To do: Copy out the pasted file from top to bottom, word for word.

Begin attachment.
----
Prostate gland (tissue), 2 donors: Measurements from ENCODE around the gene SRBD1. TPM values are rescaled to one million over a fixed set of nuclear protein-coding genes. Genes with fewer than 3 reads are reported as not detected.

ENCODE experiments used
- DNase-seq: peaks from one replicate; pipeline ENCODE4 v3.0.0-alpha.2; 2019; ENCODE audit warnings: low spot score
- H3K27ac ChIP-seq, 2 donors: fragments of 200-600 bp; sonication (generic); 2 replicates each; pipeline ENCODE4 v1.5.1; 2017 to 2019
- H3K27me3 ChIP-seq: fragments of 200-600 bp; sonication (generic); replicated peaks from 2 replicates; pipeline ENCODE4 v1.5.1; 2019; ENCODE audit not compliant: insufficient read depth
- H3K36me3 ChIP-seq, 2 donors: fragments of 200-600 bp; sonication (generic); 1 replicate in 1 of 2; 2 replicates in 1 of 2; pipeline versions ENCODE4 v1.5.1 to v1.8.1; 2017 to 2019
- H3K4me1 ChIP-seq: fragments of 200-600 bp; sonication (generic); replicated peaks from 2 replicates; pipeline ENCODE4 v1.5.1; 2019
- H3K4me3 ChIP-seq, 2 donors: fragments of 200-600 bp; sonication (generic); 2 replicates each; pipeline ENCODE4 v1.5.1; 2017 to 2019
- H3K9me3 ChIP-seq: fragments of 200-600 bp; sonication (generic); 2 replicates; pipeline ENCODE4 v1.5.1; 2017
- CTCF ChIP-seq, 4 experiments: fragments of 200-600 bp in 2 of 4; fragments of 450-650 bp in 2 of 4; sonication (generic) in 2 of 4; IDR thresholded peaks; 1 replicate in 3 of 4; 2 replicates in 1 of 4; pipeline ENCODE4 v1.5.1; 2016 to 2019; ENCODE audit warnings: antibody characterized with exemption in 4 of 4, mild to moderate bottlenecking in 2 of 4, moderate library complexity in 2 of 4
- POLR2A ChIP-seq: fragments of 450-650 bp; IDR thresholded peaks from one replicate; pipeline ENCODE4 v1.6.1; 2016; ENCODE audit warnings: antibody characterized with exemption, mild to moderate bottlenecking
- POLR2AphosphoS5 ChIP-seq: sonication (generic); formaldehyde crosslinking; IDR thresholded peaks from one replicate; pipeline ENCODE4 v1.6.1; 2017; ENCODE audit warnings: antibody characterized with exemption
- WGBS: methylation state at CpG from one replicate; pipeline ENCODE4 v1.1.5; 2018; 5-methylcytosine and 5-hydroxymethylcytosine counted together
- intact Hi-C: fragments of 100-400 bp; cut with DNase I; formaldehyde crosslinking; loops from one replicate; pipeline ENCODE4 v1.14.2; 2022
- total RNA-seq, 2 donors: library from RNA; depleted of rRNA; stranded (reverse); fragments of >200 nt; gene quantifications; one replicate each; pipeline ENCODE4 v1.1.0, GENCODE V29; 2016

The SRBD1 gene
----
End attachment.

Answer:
Prostate gland (tissue), 2 donors: Measurements from ENCODE around the gene SRBD1. TPM values are rescaled to one million over a fixed set of nuclear protein-coding genes. Genes with fewer than 3 reads are reported as not detected.

ENCODE experiments used
- DNase-seq: peaks from one replicate; pipeline ENCODE4 v3.0.0-alpha.2; 2019; ENCODE audit warnings: low spot score
- H3K27ac ChIP-seq, 2 donors: fragments of 200-600 bp; sonication (generic); 2 replicates each; pipeline ENCODE4 v1.5.1; 2017 to 2019
- H3K27me3 ChIP-seq: fragments of 200-600 bp; sonication (generic); replicated peaks from 2 replicates; pipeline ENCODE4 v1.5.1; 2019; ENCODE audit not compliant: insufficient read depth
- H3K36me3 ChIP-seq, 2 donors: fragments of 200-600 bp; sonication (generic); 1 replicate in 1 of 2; 2 replicates in 1 of 2; pipeline versions ENCODE4 v1.5.1 to v1.8.1; 2017 to 2019
- H3K4me1 ChIP-seq: fragments of 200-600 bp; sonication (generic); replicated peaks from 2 replicates; pipeline ENCODE4 v1.5.1; 2019
- H3K4me3 ChIP-seq, 2 donors: fragments of 200-600 bp; sonication (generic); 2 replicates each; pipeline ENCODE4 v1.5.1; 2017 to 2019
- H3K9me3 ChIP-seq: fragments of 200-600 bp; sonication (generic); 2 replicates; pipeline ENCODE4 v1.5.1; 2017
- CTCF ChIP-seq, 4 experiments: fragments of 200-600 bp in 2 of 4; fragments of 450-650 bp in 2 of 4; sonication (generic) in 2 of 4; IDR thresholded peaks; 1 replicate in 3 of 4; 2 replicates in 1 of 4; pipeline ENCODE4 v1.5.1; 2016 to 2019; ENCODE audit warnings: antibody characterized with exemption in 4 of 4, mild to moderate bottlenecking in 2 of 4, moderate library complexity in 2 of 4
- POLR2A ChIP-seq: fragments of 450-650 bp; IDR thresholded peaks from one replicate; pipeline ENCODE4 v1.6.1; 2016; ENCODE audit warnings: antibody characterized with exemption, mild to moderate bottlenecking
- POLR2AphosphoS5 ChIP-seq: sonication (generic); formaldehyde crosslinking; IDR thresholded peaks from one replicate; pipeline ENCODE4 v1.6.1; 2017; ENCODE audit warnings: antibody characterized with exemption
- WGBS: methylation state at CpG from one replicate; pipeline ENCODE4 v1.1.5; 2018; 5-methylcytosine and 5-hydroxymethylcytosine counted together
- intact Hi-C: fragments of 100-400 bp; cut with DNase I; formaldehyde crosslinking; loops from one replicate; pipeline ENCODE4 v1.14.2; 2022
- total RNA-seq, 2 donors: library from RNA; depleted of rRNA; stranded (reverse); fragments of >200 nt; gene quantifications; one replicate each; pipeline ENCODE4 v1.1.0, GENCODE V29; 2016

The SRBD1 gene